The little beagle had been missing for 12 days. And it was breaking our hearts.
On May 25, a contractor was working at his grandfather's house, just around the corner from our home. He had brought along his new beagle to keep him company. But then the dog vanished. No one could find him anywhere in the neighborhood, and it's surrounded by acres of dense woods.
The owner of the beagle was horrified. He put up Lost Dog posters all over our neighborhood, but the chances weren't good – he said the beagle was a very timid dog and afraid of strangers.
My wife was particularly devastated by the disappearance from the beagle. She had just met him a little while before he vanished. She went searching for him in the neighborhood, even trying to track him in the woods. Nothing. I then went out with our dog Brady, as if somehow an 130-lb Newfoundland would be capable of sniffing him out without scaring the poor thing to death. No luck.
Days passed. The weather hit close to 90 degrees for a while, and plummeted into the 50s on certain nights. A massive storm slammed the area, leaving behind several inches of rain and half a dozen tornados. And all the while, the beagle remained missing. We didn't know if he was even alive at this point. There were reportedly sightings of a beagle in a neighborhood over two miles west of us, but a lot of people around here own beagles. It just didn't seem very likely that it was him, especially given all the busy roads he would have had to have crossed.
Last Wednesday, rather than leaving for work my usual time, I stayed home for a bit to walk my daughter to her bus stop and take my son to pre-school. Because my wife and I went to his school rather than directly to my subway station, we drove a different route to the station than we usually would.
We continued down the main road, jammed with other commuters. I was gazing out the window, staring into space, when I spotted a small dog trotting up a church driveway, heading straight towards us and the ontoint traffic.
A small dog. No leash. It was a beagle.
"BEAGLE!!!" I yelled instinctively. My wife slammed on the brakes, nearly causing an accident. As other vehicles honked and drove around us, I grabbed our dog's leash from the back seat and jumped outside. Thankfully the beagle had veered away from the road, but was now behind some bushes adjacent to the church parking lot. It occurred to me I didn't know the dog's name, so I couldn't call out for him. I tried to approach him as carefully as possible.
Then I heard an angry voice in the distance.
"Stay away from my dog!!!!"
Just behind the church parking lot, I saw a man exiting a dense thicket of trees. He was middle-aged, dressed in camouflage and looked like he was living in the woods.
"Go away!!!" he yelled. "Stay away from my dog!!!"
Apparently I had stumbled upon a man taking his beagle for a walk, until it got away from him towards the traffic. And here I was, jumping out of a car with a leash to grab the dog. He must've thought I was trying to kidnap him.
I tried to explain the situation to him. "I'm sorry, but there's a lost beagle -"
"Shut up! Get out of here! You're scaring my dog!"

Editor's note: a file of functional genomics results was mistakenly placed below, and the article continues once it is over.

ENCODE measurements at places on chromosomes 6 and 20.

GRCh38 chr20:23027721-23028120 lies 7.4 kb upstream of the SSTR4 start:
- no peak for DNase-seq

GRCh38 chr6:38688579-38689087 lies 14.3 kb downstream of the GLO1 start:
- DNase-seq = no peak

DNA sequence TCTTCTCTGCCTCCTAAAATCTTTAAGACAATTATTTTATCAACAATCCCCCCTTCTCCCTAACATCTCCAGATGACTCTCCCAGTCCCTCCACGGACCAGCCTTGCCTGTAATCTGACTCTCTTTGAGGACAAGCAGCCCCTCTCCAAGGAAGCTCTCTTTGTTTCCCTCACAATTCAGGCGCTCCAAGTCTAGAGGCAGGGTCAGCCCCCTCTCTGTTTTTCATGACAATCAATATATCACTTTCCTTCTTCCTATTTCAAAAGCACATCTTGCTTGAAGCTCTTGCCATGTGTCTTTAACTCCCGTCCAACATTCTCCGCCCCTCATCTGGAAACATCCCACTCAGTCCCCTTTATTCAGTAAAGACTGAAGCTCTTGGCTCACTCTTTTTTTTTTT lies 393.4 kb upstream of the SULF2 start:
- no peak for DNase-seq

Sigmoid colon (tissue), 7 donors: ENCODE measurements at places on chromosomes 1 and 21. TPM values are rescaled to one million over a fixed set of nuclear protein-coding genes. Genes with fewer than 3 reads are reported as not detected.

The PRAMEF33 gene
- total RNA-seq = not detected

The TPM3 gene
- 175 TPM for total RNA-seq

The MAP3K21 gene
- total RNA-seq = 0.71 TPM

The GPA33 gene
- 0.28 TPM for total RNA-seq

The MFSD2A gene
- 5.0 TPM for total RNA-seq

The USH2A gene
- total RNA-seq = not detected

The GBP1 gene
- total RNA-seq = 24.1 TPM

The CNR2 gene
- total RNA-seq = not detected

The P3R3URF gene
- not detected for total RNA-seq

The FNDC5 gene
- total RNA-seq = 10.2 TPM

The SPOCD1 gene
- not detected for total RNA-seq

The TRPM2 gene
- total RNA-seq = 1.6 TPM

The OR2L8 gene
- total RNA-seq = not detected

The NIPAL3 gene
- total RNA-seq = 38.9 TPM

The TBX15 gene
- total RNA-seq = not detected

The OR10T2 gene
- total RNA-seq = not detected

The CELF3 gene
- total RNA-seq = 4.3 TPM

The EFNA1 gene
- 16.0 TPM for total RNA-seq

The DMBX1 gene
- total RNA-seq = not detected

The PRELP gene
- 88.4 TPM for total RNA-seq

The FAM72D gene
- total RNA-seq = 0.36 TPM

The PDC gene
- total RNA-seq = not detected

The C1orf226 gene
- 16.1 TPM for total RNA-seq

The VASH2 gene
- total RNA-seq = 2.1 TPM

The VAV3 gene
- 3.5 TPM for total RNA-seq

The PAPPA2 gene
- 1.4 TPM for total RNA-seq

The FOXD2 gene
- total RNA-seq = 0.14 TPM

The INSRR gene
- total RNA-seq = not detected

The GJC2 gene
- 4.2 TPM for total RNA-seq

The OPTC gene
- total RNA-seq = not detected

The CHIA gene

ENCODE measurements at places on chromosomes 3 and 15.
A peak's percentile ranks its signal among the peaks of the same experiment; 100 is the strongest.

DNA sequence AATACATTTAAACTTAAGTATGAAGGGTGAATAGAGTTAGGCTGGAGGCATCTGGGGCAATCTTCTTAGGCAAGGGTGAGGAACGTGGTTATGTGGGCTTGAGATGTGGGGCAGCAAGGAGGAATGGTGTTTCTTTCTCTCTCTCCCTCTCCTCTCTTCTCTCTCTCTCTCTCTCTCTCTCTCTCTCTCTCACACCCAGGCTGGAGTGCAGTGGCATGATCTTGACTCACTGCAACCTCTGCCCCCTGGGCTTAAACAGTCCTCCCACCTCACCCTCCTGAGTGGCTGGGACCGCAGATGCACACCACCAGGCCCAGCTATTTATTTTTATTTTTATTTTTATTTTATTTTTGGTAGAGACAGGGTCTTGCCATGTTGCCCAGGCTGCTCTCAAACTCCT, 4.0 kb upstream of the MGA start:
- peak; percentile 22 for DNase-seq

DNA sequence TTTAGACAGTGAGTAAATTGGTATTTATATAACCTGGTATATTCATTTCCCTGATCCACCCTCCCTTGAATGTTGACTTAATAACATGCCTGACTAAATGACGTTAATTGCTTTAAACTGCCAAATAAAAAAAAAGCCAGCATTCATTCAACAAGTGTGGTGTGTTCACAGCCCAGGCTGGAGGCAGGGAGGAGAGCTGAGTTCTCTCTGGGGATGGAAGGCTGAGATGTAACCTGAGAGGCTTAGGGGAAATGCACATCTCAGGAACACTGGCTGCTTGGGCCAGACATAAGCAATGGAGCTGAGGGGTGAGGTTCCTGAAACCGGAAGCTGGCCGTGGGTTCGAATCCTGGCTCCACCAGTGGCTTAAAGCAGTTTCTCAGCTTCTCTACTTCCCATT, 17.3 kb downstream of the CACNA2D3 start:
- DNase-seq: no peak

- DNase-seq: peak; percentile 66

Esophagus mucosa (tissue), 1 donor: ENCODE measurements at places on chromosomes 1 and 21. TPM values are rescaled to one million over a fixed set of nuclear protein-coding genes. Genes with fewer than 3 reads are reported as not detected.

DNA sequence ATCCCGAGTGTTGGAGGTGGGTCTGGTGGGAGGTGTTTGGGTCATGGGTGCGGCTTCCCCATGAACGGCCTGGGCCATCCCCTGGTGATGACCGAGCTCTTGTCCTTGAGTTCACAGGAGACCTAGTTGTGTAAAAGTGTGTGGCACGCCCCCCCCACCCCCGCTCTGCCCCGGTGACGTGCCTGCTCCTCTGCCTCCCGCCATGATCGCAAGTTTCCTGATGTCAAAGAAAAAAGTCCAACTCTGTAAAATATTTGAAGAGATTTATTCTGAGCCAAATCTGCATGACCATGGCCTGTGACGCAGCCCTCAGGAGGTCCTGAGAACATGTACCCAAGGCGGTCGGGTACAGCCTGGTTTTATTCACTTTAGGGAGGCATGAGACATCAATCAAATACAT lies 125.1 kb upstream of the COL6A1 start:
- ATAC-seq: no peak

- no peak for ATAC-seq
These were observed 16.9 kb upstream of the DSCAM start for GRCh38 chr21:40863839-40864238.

"I'm really sorry, I was only trying to-"
"I said shut up! You're scaring him. Get away from my dog!!!"
This angry, utterly distressed man continued to yell at me, and the beagle had gone around the corner behind the other side of the church. I didn't want to confront the man directly. There was nothing else I could do, so I got back in the car. The intense adrenaline rush of spotting wayward beagle quickly turned to confusion and disappointment. I'd almost kidnapped some guy's dog. And meanwhile, the beagle from our neighborhood was still missing.
My wife and I continued to the subway, pondering the irony of what had just transpired. Here we'd been looking for a lost beagle, and as soon as we thought we had found him, it turned out to be another dog. And I kept wondering what the hell that man must've thought I was doing.
Near the end of the day, my wife sent me a text message. They had found the dog. And it turned out to be the one I tried to catch in front of the church.
Little did we know that the young contractor who owned the dog was the business partner of the actual owner. His partner, so desperate to find his beagle, had taken to living in the woods near where he was reportedly sighted, setting up traps and barely sleeping for days on end. And when he finally spotted his dog and tried to approach him, there I was - some stranger jumping out of a car with a leash in hand to nap the dog.
No wonder he screamed at me.
After I'd gotten back in the car, the beagle apparently veered back into the woods until eventually wandering into one of the traps his owner had set up for him. Somehow the dog had survived in the woods for almost two weeks, living off whatever food he could find, and crossing two very busy roads until he was nearly three miles away from where he had started.
That night, as we drove home from the subway, I saw the "lost dog" signs plastered all over neighborhood. We pulled over, and I stepped outside to look at the sign.
"Lost Dog – Luke."
Luke. I didn't know that was his name.
Welcome home, Luke.